Building consensus on what really counts
Iam often asked to address the challenges that the growth of measurement and accountability requirements pose for the important goal of healthcare quality improvement. My thinking here has evolved over time.
The field has grown tremendously since 1998, when the President’s Advisory Commission on Consumer Protection and Quality in the Health Care Industry, on which I served, recommended the creation of the National Quality Forum. We have come a long way in 15 years, from a time when there were too few quality measures, to a time when numerous observers think there are too many.
In 1999, when the NQF—the multistakeholder group that reviews and endorses measures used to assess performance—began its work, there were just a few standardized quality measures in limited use.
There are now more than 600 NQF-endorsed measures on a wide range of issues, from reducing hospital-acquired infections, to providing better care for mothers and babies, to improving treatment for chronic conditions such as diabetes. We’re now hard at work on the next challenge: bringing healthcare stakeholders together to identify a small group of high-impact, high-leverage core measures for providers to broadly use, publicly report and link to payment.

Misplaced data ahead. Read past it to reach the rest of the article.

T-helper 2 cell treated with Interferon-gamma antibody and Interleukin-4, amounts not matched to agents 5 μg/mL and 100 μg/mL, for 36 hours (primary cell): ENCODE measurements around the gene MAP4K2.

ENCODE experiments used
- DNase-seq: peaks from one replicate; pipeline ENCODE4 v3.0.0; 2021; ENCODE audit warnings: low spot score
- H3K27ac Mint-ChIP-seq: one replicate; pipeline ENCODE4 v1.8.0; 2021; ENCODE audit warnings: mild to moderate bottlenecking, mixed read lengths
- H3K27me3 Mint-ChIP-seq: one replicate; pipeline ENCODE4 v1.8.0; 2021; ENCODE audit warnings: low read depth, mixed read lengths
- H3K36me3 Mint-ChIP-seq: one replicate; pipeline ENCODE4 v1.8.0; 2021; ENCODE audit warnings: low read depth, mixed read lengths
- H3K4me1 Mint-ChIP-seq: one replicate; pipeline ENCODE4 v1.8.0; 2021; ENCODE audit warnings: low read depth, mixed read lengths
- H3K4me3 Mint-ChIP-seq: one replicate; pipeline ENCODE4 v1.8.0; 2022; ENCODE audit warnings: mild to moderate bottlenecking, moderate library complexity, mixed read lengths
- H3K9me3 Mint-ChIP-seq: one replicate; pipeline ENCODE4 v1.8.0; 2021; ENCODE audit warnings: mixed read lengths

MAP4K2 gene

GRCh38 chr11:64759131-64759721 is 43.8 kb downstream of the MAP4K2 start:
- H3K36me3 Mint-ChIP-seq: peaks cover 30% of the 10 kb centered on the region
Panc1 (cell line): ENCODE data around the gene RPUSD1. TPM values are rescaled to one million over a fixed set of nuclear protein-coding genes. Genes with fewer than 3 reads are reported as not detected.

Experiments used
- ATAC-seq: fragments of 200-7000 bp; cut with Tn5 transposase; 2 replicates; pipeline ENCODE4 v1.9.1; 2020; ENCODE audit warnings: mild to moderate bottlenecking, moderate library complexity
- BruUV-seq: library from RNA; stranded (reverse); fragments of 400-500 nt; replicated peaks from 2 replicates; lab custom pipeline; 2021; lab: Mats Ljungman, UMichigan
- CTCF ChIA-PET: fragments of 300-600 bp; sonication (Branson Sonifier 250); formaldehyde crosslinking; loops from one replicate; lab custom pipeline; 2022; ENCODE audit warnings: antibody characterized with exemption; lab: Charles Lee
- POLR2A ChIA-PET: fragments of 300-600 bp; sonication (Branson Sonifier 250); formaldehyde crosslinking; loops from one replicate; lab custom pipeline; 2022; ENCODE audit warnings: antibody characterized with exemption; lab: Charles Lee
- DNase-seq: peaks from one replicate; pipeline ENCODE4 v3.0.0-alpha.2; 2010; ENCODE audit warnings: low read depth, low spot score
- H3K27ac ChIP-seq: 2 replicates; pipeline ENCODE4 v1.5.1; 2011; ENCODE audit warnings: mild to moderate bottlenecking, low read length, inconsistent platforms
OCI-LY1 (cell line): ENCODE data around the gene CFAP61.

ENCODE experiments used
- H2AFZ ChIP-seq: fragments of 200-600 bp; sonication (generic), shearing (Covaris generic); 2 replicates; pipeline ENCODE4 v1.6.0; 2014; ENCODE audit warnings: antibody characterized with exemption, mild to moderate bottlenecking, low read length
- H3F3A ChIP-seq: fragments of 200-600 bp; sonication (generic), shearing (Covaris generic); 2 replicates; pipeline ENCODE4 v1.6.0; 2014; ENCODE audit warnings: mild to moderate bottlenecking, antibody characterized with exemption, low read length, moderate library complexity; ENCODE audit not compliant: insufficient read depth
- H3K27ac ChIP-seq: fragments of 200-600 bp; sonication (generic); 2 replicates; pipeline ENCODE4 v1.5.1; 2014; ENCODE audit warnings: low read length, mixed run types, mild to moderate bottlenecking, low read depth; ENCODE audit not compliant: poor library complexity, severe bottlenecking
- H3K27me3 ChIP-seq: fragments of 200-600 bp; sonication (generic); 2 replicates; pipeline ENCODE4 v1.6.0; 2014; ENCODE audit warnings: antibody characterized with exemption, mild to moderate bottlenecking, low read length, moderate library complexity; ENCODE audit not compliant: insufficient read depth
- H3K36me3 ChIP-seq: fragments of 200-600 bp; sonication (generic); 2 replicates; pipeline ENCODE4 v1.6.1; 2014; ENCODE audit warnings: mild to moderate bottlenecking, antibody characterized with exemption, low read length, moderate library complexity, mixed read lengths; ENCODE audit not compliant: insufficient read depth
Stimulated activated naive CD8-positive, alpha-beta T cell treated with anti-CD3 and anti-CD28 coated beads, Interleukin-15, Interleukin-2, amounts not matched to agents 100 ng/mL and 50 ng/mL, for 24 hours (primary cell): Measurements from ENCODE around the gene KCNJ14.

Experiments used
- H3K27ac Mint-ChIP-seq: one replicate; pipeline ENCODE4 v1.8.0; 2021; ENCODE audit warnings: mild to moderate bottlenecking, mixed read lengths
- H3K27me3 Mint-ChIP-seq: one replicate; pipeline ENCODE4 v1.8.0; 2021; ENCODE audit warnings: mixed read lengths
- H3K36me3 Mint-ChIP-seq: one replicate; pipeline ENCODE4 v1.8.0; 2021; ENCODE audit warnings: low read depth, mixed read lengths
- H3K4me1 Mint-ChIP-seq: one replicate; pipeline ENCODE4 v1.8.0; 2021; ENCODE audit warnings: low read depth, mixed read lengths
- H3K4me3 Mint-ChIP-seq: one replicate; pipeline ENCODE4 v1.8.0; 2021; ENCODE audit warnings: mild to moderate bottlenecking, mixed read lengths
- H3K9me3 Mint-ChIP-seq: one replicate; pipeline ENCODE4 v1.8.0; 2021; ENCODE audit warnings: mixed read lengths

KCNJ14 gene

Initial expansion of measurement criteria was a necessary step in an evolving quality-improvement landscape. However, the proliferation of measures has made it tough for providers to keep up with reporting requirements, while creating confusion for patients. By forging an agreement about the most useful measures and interventions, we can reduce reporting burdens, hasten improvements and give patients comparable information to make informed decisions.
For example, in January 2012 the NQF convened a group that included the American College of Obstetricians and Gynecologists, the American Hospital Association, the Joint Commission and the March of Dimes to agree on a standardized quality-improvement intervention and measures to reduce harmful, costly, early elective deliveries. Nationwide, those deliveries decreased by half between 2012 and 2013.
I’m proud of the tremendous growth and evolution of quality measurement since 1999 and invite others to join me in tackling the next big challenge: building consensus around measures and interventions that improve patient care and the health of all Americans. To get that right, we need everyone at the table, focused on the value of one goal: better care at lower cost.
Dr. Christine Cassel is president and CEO of the National Quality Forum, Washington.